A Michigan company that displays instructions for manual manufacturing processes on work stations via augmented reality (AR) is adding wearables to provide similar guidance.
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When I graduated with an engineering degree some decades ago, I learned that the organizations I was going to work for had internal communication problems. This was especially true for those that designed and manufactured complex machinery such as engines, aircraft, or automobiles.
Technology is changing ever more rapidly. Sometimes this means topics learned in engineering or technical school become obsolete. Whole new fields emerge within a few years, so that even those with freshly minted educations suddenly find themselves faced with new challenges.
Modern manufacturing is rapidly adopting model-based definition (MBD). When employing an MBD strategy, the CAD model becomes more than the nominal to which all parts are measured and inspected against. MBD keeps the all-important digital thread intact—from design to manufacturing to inspection and quality reporting.
Manufacturers face a difficult task juggling the current “innovation agenda.” Today, the Industrial Internet of Things (IIoT), robotic automation and artificial intelligence (AI) are all poised to be the next big thing.
The pace of technology today is rapid, with the potential to transform manufacturing. Digitization, automation, and connectivity are opening many new doors on the production floor.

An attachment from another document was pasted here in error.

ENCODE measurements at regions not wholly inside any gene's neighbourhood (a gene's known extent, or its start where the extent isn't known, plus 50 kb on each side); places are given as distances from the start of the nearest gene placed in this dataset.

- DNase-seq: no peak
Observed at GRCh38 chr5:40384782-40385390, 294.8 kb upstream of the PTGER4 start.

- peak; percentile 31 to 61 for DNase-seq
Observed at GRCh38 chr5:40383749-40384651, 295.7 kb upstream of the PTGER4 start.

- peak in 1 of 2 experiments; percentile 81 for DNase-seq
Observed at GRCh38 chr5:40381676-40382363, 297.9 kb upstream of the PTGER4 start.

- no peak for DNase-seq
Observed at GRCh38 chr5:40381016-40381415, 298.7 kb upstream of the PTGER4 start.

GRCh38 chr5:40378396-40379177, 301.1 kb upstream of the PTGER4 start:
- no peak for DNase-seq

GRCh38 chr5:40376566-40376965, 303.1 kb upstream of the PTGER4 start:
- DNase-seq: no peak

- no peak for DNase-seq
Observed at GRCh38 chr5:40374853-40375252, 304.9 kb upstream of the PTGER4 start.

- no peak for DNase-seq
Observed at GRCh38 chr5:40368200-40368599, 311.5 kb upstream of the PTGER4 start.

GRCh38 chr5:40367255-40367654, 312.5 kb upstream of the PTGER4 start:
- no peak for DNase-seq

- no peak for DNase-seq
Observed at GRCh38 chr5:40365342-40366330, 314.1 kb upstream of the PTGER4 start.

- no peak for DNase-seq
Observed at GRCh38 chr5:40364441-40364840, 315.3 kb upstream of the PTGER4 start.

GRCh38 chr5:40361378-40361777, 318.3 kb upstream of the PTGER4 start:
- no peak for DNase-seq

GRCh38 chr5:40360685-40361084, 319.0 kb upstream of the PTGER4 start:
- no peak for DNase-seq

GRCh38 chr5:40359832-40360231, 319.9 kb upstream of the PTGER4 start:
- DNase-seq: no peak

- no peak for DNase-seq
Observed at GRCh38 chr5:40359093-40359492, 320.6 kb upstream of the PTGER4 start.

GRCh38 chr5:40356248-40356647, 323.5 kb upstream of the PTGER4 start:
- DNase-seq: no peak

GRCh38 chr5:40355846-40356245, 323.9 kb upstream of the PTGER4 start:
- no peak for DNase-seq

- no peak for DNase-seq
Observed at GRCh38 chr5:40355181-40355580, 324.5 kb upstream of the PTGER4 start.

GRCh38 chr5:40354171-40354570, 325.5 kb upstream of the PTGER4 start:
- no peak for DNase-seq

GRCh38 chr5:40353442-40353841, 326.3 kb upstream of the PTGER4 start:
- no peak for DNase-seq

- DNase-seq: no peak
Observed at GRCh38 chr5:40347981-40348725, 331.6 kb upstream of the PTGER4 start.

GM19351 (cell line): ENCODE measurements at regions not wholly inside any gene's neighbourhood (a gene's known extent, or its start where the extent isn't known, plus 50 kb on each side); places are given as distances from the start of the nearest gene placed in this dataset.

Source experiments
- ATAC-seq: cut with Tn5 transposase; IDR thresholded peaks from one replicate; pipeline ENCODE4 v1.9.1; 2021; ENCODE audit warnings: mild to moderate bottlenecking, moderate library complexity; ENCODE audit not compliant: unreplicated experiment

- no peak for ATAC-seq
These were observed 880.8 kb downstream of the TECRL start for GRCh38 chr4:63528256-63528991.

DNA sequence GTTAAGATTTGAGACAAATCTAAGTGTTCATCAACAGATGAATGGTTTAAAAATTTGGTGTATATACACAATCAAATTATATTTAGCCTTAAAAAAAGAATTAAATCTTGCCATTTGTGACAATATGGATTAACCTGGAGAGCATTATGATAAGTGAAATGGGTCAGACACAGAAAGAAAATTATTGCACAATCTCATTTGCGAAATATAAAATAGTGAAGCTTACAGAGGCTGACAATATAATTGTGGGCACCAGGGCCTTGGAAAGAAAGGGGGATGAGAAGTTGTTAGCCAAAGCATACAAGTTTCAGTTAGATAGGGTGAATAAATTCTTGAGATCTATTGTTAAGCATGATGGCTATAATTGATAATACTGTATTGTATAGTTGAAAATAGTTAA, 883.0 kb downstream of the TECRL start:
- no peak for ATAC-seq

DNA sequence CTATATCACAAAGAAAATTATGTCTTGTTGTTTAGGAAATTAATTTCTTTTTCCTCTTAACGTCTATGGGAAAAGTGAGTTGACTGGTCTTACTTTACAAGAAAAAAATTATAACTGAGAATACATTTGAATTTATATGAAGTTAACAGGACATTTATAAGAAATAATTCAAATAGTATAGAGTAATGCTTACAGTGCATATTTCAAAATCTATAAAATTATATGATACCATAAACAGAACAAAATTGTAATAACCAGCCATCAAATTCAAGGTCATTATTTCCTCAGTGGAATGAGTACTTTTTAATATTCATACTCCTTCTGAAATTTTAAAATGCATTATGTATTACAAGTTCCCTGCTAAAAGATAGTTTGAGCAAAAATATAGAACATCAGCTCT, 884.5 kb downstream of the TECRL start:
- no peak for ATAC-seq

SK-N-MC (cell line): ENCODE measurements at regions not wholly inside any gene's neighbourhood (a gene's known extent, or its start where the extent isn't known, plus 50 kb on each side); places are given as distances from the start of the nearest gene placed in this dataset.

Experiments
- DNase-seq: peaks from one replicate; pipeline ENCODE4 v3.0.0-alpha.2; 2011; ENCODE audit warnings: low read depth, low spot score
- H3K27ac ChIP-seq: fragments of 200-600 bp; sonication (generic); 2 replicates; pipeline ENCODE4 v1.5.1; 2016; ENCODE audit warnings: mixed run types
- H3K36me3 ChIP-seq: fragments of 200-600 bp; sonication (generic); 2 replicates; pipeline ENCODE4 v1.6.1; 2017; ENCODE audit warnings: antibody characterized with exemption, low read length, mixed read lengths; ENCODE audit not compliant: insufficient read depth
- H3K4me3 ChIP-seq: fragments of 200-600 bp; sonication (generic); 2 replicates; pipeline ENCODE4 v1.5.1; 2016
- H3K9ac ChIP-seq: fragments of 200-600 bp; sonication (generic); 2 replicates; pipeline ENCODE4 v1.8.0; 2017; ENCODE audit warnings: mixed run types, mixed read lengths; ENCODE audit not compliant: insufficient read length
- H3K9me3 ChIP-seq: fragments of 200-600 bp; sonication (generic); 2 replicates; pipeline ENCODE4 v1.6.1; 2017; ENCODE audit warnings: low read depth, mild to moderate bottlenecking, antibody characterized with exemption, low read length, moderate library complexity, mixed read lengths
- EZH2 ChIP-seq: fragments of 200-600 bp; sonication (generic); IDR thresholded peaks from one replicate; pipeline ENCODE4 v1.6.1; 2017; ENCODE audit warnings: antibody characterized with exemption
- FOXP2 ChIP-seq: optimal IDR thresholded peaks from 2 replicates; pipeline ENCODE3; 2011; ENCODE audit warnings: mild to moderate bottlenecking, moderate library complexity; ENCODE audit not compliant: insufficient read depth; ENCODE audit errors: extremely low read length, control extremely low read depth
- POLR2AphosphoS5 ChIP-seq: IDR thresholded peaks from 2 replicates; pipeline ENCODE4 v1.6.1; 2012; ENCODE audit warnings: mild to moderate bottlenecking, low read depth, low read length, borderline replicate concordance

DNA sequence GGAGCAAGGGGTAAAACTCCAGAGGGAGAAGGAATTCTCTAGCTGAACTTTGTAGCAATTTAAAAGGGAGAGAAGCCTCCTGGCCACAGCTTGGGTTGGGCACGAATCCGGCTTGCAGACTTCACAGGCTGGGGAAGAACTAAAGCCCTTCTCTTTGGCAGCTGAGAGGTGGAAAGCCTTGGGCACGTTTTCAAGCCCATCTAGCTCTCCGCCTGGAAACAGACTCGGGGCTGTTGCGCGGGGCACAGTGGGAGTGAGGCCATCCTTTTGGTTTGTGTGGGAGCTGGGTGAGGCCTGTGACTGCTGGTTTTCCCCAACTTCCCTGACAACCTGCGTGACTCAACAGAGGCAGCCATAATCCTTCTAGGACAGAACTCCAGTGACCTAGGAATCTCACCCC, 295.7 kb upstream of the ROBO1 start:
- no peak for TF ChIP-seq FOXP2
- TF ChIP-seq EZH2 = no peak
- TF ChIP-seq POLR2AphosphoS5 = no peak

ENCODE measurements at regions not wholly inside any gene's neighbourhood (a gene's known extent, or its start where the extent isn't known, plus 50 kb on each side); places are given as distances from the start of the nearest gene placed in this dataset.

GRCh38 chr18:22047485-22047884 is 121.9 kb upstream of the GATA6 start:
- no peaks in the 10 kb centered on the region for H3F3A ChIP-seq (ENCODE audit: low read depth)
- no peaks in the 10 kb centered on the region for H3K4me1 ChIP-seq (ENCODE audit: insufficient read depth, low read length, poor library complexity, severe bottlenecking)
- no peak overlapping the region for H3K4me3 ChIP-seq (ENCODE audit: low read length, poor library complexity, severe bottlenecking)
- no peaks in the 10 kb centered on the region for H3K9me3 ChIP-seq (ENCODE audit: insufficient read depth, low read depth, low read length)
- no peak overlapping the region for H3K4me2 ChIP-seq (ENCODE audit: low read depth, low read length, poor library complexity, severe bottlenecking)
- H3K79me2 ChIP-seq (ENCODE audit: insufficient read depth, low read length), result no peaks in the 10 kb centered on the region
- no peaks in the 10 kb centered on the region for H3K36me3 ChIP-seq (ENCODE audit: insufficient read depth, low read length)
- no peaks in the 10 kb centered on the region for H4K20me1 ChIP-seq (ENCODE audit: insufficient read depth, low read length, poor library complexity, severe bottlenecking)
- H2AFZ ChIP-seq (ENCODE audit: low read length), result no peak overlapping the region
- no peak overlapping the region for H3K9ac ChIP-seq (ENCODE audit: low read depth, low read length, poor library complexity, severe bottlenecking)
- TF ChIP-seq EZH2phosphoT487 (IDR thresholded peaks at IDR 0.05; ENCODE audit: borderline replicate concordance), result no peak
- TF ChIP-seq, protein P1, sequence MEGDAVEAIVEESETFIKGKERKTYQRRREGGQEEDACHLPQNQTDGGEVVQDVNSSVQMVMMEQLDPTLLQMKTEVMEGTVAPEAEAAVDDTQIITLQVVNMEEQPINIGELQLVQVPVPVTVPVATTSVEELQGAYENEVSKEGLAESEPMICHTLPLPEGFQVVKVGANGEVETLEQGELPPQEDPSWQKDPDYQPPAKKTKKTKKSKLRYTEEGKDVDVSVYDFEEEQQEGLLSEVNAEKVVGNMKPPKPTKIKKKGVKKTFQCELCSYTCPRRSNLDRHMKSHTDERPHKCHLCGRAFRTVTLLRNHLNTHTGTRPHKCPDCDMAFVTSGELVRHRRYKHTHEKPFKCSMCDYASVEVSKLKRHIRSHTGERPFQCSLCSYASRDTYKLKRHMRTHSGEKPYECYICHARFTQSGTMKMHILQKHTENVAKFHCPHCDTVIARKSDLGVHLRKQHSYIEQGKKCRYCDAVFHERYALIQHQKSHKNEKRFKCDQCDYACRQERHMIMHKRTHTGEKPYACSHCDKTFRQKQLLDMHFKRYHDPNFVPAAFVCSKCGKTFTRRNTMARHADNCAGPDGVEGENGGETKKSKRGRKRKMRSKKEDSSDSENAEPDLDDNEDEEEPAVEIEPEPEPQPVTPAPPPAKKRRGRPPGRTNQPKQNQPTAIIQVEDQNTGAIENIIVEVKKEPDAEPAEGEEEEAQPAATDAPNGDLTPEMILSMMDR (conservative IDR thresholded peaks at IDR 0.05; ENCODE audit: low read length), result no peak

The demand for titanium components by the aerospace industry began as a whisper about 15 years ago and steadily grew to a sustained, raucous shout over the last five and likely won’t quiet for several more.
In the early days at CNC Software, we saw that our Mastercam CAD/CAM system was only part of a larger manufacturing solution and that an open architecture foundation could allow seamless data communication with complementary devices and systems across the shop floor.
The first kilowatt-class fiber laser for material processing was introduced by IPG Photonics in early 2002. Since that time, the adoption of fiber lasers for production applications has grown at a rapid rate. Today, fiber lasers are becoming the choice for most major production laser applications as well as converting traditional welding and cutting processes to fiber laser technologies.
Vibrations, chatter marks, and tool failure are all problems that can be prevented with intelligent monitoring and feedback systems.